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Falmouth Finance Committee recommends Town Meeting warrant articles  

The committee recommended $178,000 to close out a portion of a loan from the Massachusetts Clean Energy Center to build Wind 1. The town borrowed approximately $5 million to construct the turbine. While this total is non-negotiable, approximately $1 million of it was to be paid back to the Clean Energy Center in the form of renewable energy certificates from Wind 1. “Since we have a contract that does require us to pay renewable energy credits if a court order shuts down the wind turbine, as there now is, this is the limit of our liability on that $1 million loan,” committee member Peter J. Hargraves said. He acknowledged the town still has $4 million in debt relating to the project. This article specifically pertains to debt that was to be paid back through renewable energy certificates.

Credit:  By Brad Cole | The Falmouth Enterprise | Feb 9, 2018 | www.capenews.net ~~

In addition to its ongoing budget deliberations, the Falmouth Finance Committee began voting to recommend warrant articles to Town Meeting on Tuesday, February 6.

In total, the committee recommended seven articles totaling $2,047,095. More than half of this, $1,032,079, is recommended for the town’s capital improvement stabilization fund. Committee member Mary Harris said it is the same amount added as last year.

The same is true of the committee’s vote to recommend $440,000 for the general stabilization fund and $100,000 for the other post-employment benefits trust fund.

The town has $500,000 in this other post-employment benefits trust fund. Ms. Harris said the town’s other post-employment benefits liability is approximately $120 million.

“This assumes what you’d have to pay out if the town went out of business,” Ms. Harris said. “Unless we go out of business, we will never have to pay anything out of that.”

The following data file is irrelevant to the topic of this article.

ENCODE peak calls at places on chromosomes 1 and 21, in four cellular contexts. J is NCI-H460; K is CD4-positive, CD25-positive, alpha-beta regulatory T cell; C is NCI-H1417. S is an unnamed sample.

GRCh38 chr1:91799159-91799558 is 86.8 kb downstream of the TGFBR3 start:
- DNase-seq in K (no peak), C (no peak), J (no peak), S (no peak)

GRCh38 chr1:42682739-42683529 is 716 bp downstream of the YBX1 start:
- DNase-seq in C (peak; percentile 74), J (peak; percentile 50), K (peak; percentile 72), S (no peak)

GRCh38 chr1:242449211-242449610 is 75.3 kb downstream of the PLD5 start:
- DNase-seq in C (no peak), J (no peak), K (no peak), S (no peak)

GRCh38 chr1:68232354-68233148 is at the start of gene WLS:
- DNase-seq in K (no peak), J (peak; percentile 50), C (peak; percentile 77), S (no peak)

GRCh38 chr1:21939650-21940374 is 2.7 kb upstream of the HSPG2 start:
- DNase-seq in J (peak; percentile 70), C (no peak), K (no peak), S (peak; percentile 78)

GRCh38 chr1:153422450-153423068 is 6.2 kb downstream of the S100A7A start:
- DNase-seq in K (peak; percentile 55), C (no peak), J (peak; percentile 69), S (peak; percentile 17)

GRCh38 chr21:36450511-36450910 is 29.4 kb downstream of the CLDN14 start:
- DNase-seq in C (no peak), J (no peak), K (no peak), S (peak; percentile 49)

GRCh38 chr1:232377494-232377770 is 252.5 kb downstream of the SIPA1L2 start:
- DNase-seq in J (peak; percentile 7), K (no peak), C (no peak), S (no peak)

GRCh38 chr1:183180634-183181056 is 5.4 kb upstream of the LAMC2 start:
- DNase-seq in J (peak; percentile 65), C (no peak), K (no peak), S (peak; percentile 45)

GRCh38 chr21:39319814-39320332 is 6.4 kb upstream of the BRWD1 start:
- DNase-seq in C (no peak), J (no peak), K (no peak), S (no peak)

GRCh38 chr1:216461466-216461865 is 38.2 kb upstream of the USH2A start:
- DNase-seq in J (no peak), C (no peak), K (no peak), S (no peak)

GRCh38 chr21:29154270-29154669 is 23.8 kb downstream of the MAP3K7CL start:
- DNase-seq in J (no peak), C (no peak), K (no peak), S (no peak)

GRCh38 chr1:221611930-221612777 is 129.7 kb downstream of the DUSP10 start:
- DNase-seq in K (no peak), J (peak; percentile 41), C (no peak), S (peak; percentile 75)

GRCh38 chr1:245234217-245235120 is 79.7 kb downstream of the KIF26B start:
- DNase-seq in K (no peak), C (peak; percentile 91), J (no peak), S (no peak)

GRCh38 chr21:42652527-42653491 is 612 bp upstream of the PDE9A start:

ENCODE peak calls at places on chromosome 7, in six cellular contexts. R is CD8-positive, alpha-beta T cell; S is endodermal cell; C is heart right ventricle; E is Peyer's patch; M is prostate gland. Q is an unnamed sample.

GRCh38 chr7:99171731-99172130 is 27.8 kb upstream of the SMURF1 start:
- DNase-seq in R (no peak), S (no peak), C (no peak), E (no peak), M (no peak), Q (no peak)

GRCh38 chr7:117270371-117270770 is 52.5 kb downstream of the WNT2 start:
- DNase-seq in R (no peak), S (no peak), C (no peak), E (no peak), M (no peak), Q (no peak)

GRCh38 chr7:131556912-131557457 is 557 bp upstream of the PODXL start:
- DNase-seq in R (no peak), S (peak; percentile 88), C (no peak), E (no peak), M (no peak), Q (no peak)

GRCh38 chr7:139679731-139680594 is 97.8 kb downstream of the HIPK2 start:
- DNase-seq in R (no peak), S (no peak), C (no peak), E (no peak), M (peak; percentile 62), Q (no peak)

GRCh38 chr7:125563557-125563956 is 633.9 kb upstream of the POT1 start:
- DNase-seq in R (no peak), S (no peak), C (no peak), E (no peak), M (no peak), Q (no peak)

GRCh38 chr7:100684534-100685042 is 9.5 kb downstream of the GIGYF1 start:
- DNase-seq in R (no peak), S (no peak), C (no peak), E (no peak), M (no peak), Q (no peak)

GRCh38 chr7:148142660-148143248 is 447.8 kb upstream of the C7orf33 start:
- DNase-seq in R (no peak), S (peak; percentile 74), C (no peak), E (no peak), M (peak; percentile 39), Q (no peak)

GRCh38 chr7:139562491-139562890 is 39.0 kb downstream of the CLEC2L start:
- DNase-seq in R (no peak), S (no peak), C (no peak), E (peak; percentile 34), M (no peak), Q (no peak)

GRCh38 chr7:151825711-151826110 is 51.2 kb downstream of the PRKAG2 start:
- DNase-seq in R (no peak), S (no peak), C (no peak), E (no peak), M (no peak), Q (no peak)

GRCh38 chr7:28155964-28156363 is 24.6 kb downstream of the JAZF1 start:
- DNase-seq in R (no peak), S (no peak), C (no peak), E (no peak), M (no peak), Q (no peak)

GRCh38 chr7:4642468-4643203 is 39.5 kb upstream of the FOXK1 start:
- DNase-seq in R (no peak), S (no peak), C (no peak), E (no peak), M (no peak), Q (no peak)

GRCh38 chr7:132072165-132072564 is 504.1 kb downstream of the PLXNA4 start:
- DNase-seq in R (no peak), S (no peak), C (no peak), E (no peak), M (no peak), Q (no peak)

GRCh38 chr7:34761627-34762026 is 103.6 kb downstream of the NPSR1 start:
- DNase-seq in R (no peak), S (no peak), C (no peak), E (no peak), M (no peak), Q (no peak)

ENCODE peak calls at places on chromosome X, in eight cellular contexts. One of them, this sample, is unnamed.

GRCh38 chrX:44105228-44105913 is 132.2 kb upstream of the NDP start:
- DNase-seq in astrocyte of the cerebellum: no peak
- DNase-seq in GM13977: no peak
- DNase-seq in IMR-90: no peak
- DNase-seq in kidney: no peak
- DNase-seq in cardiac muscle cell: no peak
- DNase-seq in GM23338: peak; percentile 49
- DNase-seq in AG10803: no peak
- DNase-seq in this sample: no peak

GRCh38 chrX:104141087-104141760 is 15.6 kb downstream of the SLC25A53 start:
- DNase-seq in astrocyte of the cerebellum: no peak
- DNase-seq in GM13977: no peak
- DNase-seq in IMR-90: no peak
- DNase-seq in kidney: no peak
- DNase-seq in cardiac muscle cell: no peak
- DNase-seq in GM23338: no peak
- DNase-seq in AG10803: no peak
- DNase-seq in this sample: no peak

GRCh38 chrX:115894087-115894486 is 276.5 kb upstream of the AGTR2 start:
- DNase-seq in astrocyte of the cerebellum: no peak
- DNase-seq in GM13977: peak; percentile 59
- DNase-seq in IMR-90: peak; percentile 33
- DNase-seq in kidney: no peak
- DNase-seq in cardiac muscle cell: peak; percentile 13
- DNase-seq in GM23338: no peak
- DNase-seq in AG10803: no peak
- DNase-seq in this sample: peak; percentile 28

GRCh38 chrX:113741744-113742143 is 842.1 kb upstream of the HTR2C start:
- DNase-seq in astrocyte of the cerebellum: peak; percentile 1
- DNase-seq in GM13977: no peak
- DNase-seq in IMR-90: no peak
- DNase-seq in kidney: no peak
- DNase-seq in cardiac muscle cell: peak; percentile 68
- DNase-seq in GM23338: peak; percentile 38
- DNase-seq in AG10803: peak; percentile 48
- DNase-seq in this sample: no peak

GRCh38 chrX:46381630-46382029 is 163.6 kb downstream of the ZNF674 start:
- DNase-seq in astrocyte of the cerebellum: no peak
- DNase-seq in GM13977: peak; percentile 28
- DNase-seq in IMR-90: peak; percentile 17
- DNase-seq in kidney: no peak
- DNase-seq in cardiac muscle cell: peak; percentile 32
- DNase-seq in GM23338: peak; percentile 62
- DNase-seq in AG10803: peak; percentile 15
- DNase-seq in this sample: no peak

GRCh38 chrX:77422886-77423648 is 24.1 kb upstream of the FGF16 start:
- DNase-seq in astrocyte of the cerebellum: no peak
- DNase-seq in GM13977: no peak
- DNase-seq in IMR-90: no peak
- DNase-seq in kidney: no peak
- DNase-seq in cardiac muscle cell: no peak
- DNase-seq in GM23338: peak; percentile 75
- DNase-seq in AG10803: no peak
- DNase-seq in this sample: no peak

However, having such a trust fund can improve the town’s bond rating, she said. Therefore, the committee recommends continuing to fund this item.

The committee also recommended allotting $100,000 toward the workers compensation trust fund, which Ms. Harris described as “a fund we actually use.”

The town has approximately $50,000 in the fund, as well as a stop-loss insurance policy should workers compensation costs exceed these expectations.

“We don’t need a lot of money in this stabilization fund,” she said.

The committee unanimously voted to support alloting $166,000 toward the Coonamesset River Restoration Project. This is 25 percent of a matching grant, which will be used to restore the river up to John Parker Road, as well as install a culvert underneath the road.

“It’s very similar to the other grants we’ve gotten for this project,” committee member Susan P. Smith said.

The committee recommended $178,000 to close out a portion of a loan from the Massachusetts Clean Energy Center to build Wind 1. The town borrowed approximately $5 million to construct the turbine. While this total is non-negotiable, approximately $1 million of it was to be paid back to the Clean Energy Center in the form of renewable energy certificates from Wind 1.

“Since we have a contract that does require us to pay renewable energy credits if a court order shuts down the wind turbine, as there now is, this is the limit of our liability on that $1 million loan,” committee member Peter J. Hargraves said.

He acknowledged the town still has $4 million in debt relating to the project. This article specifically pertains to debt that was to be paid back through renewable energy certificates.

“It was a very good contract, as it was written, because it recognized that the Clean Energy Center has some skin in the game, and so, they’re not going to get paid for something we’re not doing,” Mr. Hargraves said.

Their final recommendation was $31,016 to go toward the purchase of a new Ford F-350 truck for the marine and environmental services department. The truck is used for general maintenance.

“Right now, they’re contracting those services because they don’t have that truck, which was totaled,” Mr. Hargraves said.

The truck costs approximately $42,000 to replace, but the town received an $11,000 insurance payout which will go toward the purchase of a new vehicle.

Source:  By Brad Cole | The Falmouth Enterprise | Feb 9, 2018 | www.capenews.net

This article is the work of the source indicated. Any opinions expressed in it are not necessarily those of National Wind Watch.

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